The number of Netflix subscribers has fallen for the first time in more than a decade.
The streaming company lost 200,000 members in the first three months of the year, the company said on Tuesday.
The declines came after the firm raised prices in key markets including the US and UK, while pulling out of Russia.
But Netflix warned that more losses are coming, and it hinted it will start to crack down on account sharing as it pushes to sign up new members.
It estimates more than 100 million households are breaking its rules by sharing passwords.
Boss Reed Hastings said: “When we were growing fast, it wasn’t a high priority to work on [acount sharing]. And now we’re working super hard on it.”
Lucas Shaw, who writes the Screentime newsletter for Bloomberg news, told the BBC that password sharing had been an issue for Netflix “for a long time”.
“It feels like the company is trying to identify an area of potential growth,” he told the Today programme.
“They’ve tried to curb password sharing in the past and had a very hard time.”
In a letter to shareholders, Netflix said a surge in sign-ups it saw during the pandemic had “obscured the picture” and it warned that another two million subscribers were likely to leave in the three months to July.
“Our revenue growth has slowed considerably as our results and forecast below show,” the company said.
“Our relatively high household penetration – when including the large number of households sharing accounts – combined with competition, is creating revenue growth headwinds.”
The last time the company lost members in a quarter was October 2011. It still boasts more than 220 million subscribers globally.
Pulling out of Russia, a step Netflix took following the war in Ukraine, cost it 700,000 subscribers, it said.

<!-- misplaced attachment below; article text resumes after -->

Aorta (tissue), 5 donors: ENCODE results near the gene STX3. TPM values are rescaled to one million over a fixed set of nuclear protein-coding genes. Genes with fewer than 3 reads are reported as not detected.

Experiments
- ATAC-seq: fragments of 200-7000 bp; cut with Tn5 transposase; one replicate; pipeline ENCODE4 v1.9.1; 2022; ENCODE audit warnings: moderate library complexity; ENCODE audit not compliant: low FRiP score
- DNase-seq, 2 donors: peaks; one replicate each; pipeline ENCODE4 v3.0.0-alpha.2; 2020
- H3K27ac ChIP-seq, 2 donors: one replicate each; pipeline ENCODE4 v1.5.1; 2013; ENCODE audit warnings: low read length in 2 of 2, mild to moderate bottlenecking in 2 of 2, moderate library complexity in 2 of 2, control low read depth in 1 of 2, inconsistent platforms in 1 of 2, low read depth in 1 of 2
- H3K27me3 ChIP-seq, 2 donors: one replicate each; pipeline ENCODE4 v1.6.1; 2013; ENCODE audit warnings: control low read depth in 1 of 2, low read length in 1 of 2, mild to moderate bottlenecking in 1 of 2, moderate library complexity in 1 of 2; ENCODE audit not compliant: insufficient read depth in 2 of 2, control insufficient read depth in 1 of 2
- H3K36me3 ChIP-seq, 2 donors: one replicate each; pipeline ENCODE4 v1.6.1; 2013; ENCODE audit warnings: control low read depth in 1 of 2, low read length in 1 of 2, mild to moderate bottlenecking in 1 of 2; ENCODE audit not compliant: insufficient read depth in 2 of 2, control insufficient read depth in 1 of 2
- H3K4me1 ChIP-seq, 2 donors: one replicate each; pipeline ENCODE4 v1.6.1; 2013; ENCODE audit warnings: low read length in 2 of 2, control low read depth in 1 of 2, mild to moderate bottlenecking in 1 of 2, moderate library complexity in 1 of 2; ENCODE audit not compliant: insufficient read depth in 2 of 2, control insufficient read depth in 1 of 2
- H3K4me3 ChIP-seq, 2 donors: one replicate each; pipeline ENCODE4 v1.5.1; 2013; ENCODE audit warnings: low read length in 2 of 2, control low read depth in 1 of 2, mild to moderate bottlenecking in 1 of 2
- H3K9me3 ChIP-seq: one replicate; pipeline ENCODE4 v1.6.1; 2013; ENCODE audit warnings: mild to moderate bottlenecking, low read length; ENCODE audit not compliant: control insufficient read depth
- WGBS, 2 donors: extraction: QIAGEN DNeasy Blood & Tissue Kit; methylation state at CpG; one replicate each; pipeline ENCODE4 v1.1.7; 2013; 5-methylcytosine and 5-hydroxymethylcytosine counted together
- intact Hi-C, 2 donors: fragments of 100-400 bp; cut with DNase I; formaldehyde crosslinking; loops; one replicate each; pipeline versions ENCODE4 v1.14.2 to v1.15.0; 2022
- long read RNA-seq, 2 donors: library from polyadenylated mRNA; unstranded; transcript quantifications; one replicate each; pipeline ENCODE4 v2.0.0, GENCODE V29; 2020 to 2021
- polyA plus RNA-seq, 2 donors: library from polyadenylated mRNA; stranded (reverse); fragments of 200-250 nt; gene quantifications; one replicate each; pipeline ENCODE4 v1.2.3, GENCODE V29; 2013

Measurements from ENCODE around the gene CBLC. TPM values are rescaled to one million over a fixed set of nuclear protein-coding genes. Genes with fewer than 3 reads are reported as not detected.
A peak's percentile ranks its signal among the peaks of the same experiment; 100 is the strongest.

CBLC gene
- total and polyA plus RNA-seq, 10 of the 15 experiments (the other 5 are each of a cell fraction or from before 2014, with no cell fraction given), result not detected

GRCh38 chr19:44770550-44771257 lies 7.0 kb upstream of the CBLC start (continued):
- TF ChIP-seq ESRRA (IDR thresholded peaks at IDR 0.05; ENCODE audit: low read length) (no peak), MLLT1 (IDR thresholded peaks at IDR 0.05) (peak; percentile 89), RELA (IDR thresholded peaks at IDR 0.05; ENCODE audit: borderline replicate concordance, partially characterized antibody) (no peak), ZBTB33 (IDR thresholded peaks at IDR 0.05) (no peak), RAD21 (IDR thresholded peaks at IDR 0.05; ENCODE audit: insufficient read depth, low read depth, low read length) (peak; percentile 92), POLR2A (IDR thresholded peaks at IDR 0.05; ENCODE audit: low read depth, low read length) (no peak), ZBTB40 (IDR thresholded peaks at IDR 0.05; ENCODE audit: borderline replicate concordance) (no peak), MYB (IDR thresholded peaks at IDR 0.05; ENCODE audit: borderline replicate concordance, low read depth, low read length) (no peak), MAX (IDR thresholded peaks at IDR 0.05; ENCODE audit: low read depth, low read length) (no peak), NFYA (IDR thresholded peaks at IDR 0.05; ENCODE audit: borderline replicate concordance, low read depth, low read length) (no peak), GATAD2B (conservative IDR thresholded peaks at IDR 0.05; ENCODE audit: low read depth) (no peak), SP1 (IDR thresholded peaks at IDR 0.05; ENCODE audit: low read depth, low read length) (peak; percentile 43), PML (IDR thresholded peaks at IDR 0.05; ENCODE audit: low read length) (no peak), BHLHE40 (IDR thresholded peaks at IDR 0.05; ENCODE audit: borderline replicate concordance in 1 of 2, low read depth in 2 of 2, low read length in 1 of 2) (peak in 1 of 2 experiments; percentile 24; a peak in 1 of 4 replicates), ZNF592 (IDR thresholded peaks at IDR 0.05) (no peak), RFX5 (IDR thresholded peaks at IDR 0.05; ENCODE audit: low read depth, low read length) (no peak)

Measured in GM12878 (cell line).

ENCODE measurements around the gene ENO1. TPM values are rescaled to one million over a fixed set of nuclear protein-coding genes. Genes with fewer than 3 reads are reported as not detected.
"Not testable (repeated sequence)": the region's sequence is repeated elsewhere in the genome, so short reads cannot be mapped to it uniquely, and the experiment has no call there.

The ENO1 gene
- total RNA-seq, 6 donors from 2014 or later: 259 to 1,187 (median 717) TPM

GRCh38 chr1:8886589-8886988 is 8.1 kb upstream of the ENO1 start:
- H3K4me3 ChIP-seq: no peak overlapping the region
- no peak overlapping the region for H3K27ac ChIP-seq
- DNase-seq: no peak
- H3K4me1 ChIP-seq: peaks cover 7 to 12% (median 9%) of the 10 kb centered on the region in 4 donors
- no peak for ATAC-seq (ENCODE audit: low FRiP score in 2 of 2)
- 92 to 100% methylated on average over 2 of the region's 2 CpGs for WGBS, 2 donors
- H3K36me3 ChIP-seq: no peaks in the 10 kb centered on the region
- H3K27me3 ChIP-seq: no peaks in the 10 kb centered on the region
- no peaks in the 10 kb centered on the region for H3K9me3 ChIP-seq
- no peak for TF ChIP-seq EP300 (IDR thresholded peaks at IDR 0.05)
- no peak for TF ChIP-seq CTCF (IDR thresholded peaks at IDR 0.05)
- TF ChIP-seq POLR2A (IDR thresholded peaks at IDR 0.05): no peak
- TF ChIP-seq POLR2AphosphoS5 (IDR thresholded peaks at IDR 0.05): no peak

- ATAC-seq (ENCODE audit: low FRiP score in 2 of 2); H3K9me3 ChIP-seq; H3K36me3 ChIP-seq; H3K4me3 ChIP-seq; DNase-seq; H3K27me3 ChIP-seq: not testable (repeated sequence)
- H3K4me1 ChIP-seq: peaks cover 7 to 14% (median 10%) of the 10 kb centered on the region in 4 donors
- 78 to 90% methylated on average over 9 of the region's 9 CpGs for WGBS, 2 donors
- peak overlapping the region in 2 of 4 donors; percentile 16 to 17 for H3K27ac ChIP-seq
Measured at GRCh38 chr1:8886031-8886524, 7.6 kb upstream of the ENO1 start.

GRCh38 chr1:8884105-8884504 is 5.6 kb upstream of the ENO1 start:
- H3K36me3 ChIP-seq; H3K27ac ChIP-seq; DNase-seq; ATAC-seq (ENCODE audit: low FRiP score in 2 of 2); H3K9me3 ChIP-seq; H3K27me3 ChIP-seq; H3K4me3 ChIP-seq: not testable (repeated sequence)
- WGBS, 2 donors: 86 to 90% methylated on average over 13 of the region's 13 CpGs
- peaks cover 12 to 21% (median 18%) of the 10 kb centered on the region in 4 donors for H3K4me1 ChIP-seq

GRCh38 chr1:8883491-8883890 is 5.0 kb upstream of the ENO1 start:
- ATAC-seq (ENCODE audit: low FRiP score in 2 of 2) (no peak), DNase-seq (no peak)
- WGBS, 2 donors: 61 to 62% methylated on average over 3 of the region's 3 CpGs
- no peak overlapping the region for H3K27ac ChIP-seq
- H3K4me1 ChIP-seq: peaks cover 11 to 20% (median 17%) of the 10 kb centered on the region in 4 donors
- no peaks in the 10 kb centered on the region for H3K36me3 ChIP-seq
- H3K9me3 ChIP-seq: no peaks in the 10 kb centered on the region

Another 600,000 people stopped its service in the US and Canada after the price increase, Netflix said.
Netflix said that move was playing out “in line with expectations” and would yield more money for the firm, despite the cancellations.
The firm’s revenue in the first three months of the year was up 9.8% compared with the same period last year to more than $7.8bn (£6bn).
That marked a slowdown from earlier quarters, while profits fell more than 6% to roughly $1.6bn.
Losses in the quarter were partially offset by sign-ups elsewhere such as Japan and India.
As it looks to grow, the firm said it is focused on international markets and finding ways to tap the 100 million people it estimates are sharing household accounts, including more than 30 million in the US and Canada.
The company is looking to advertising and getting revenues from customers who share accounts with family or friends..
“Those who have followed Netflix know that I’ve been against the complexity of advertising, and a big fan of the simplicity of subscription,” said Mr Hastings. “But, as much as I’m a fan of that, I’m a bigger fan of consumer choice.”
Mr Hastings said “it’s pretty clear” that ad-supported services are working for Disney and HBO.
But analysts said rising costs are starting to wear on households.
In the UK, households cancelled more than 1.5 million streaming subscriptions in the first three months of the year, with 38% saying they wanted to save money – the highest level ever, according to research from market research firm Kantar.
Netflix is also facing intense competition, as companies from Amazon and Apple to traditional media firms like Disney pour money into their online streaming services.
Paolo Pescatore, an analyst at PP Foresight, said the subscriber loss was a “reality check” for the company, as it tries to balance retaining subscribers with raising its revenue.
“While Netflix and other services were key in lockdown, users are now thinking twice about their purchasing behaviour based upon changing habits,” he said.
North America especially is “now awash with too many services chasing too few dollars”, he added.
Shares in the company plunged more than 20% in after-hours trading in New York following the news, wiping more than $30bn off the company’s market valuation.
Investor concerns also hit shares in other entertainment firms, including Disney.